Previously in the book we discussed two types of data that are of interest in spatial analysis: points and events, and areas.

The last section of the course will deal with a third type of data that finds numerous applications in many disciplines.

We will begin by recalling that there are different *units of support* for spatial data. The unit of support is the type of spatial object that is used to represent a spatial phenomenon, and that is useful to understand the kind of process and the types of analysis that can be applied.

In the case of point pattern analysis, the unit of support is the point. Depending on the scale of the analysis, the point could be anything from the centroid of cells, the location of trees, the addresses of businesses, or the centers of cities at a much larger scale. Obviously, none of these objects are actual points (the point is a theoretical object). However, points are a reasonable representation for events when their size is minuscule compared to the area of the region under analysis. The most basic attribute of an event is whether it is present (e.g., is there a tree at this location?). Other attributes are conditional on that one.

In the case of areas, the unit of support is a zone. Data in this type of analysis may or not be generated by a discontinuous process, but once it has been cast in the form of statistics for areas, this will usually involve discontinuities at the edges of the areas.

An important difference between point pattern analysis and analysis of data in areas is the source of the randomness.

In the case of point pattern analysis, the coordinates of the event are assumed to be the outcome of a random process. In area data, the locations of the data are exogenously given, and the source of randomness instead is in the values of the attributes.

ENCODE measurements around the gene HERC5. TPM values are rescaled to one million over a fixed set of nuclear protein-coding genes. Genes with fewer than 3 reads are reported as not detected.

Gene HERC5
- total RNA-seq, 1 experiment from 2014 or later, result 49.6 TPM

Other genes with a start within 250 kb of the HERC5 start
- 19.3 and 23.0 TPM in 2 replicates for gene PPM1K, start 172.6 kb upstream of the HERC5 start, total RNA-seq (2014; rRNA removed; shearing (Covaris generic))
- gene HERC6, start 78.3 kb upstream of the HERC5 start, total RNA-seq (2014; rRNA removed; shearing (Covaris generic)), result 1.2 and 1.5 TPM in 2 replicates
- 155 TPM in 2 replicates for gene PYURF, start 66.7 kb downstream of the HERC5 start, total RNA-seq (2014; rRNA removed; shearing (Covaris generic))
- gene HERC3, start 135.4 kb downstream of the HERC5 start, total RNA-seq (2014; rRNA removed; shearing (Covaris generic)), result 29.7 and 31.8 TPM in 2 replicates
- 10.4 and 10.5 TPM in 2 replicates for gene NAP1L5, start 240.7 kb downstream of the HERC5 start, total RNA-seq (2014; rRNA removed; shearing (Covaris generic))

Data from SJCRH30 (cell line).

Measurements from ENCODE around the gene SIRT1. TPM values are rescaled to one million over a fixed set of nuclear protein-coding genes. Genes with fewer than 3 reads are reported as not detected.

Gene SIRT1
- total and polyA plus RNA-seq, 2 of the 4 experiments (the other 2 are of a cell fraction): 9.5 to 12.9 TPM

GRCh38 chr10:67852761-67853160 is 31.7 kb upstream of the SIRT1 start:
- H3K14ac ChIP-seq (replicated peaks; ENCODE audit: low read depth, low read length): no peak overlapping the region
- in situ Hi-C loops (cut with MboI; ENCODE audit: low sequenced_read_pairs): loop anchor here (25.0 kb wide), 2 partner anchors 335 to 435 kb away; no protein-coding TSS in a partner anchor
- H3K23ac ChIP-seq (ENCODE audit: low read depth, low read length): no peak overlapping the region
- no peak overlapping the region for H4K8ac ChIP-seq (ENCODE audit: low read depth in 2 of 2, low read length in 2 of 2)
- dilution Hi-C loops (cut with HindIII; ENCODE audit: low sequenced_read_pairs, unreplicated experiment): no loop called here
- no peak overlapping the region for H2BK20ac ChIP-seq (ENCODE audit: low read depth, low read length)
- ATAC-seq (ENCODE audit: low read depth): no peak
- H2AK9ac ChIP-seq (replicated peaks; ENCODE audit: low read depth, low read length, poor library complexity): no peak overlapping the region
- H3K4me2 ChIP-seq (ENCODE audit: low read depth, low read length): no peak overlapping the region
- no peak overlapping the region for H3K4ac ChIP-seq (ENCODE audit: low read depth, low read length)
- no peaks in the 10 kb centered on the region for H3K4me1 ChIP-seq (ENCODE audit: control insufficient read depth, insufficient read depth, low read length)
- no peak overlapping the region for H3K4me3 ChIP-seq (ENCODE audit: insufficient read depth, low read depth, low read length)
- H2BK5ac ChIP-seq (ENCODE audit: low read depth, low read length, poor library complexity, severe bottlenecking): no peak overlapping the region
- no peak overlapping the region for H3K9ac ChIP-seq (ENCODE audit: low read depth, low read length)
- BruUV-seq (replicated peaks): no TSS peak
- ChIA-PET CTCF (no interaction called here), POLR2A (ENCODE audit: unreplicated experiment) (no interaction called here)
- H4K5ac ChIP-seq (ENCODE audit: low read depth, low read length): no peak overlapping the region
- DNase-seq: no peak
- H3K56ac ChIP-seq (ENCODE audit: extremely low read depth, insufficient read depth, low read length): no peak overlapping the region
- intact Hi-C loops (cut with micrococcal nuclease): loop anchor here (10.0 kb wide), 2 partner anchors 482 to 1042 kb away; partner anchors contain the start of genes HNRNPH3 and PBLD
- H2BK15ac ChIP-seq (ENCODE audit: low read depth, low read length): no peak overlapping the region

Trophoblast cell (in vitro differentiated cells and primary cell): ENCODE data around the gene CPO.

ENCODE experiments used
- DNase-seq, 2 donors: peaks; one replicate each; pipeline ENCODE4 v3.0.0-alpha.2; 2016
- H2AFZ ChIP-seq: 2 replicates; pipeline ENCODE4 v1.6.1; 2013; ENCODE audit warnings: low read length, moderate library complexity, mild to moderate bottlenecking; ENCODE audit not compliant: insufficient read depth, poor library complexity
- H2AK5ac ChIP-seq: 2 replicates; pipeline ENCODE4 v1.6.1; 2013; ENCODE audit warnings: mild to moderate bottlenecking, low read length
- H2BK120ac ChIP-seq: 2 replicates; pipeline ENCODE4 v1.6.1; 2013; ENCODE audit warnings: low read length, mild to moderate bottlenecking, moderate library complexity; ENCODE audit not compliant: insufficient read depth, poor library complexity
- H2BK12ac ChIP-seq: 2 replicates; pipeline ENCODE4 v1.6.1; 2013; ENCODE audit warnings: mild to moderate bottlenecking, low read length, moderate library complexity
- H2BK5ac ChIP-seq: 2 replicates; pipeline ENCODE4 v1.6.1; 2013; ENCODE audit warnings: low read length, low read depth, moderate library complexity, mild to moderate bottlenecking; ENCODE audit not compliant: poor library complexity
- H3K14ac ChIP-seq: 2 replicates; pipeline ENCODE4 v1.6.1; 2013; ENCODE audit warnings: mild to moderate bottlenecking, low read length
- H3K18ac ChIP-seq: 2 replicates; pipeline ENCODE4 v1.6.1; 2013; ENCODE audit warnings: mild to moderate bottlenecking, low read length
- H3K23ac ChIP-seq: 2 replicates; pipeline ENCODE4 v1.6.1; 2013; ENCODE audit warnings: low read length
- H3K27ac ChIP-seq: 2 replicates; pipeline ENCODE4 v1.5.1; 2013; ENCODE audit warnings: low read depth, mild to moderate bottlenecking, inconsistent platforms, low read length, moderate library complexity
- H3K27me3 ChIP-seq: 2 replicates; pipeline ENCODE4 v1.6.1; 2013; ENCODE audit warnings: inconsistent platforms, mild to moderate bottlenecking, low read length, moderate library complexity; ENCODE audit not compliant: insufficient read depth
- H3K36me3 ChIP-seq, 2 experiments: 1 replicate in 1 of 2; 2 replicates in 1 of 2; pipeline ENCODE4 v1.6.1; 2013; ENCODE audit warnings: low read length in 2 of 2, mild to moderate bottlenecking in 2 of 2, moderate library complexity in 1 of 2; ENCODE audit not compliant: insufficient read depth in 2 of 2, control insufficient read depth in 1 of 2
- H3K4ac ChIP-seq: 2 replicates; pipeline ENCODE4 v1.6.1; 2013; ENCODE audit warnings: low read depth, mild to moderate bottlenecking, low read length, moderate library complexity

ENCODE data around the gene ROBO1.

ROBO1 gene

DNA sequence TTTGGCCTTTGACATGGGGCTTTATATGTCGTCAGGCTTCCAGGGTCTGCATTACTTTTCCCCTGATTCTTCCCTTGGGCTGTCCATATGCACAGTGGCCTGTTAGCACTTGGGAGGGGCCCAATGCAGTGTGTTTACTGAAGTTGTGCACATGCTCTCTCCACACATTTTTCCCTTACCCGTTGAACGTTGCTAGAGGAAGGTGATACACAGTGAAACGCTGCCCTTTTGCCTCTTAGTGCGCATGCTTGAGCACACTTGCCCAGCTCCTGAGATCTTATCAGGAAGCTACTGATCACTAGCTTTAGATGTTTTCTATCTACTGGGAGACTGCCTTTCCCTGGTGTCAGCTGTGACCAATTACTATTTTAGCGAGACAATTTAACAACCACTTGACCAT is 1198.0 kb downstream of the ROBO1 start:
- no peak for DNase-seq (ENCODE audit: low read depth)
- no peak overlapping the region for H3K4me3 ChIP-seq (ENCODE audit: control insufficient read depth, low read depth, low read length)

This brings us to spatially continuous data.

Superficially, spatially continuous data looks like points. This is because of how a field is measured at discrete locations. The underlying process, however, is not discrete, and a field can in principle be measured at any location in the space where the underlying phenomenon is in operation. Some obvious examples of this include temperature and elevation. Temperature is measured at discrete locations, but the phenomenon itself is extensive. Same thing with elevation.

The source of randomness in the case of fields is the inherent uncertainty of the outcome of the process at locations where it was not measured. Therefore, an essential task is to predict values at unmeasured locations. We call this task *spatial interpolation*. In addition, we often are interested in assessing the degree of uncertainty of predictions or interpolated values.

The study of continuous data has been heavily influenced by the work of South African mining engineer D.G. Krige, who sought to estimate the distribution of minerals based on samples of boreholes. Since then, the study of fields has found applications in remote sensing, real estate appraisal, environmental science, hydrogeology, and many other disciplines.

We will define a field as a mixed spatial process that depends on the coordinates \(u_i\) and \(v_i\), in addition to a vector of covariates \(\bf{x}_i\): \[ z_i = f(u_i, v_i, \bf{x}_i) + \epsilon_i \] where \(i\) is an arbitrary location in the region, and \(\epsilon_i\) is the difference between the systematic description of the process (i.e., \(f(u_i, v_i, \bf{x}_i)\)) and the value of the field \(z\).

More simply, a field could be the outcome of a purely spatial process as follows: \[ z_i = f(u_i, v_i) + \epsilon_i \]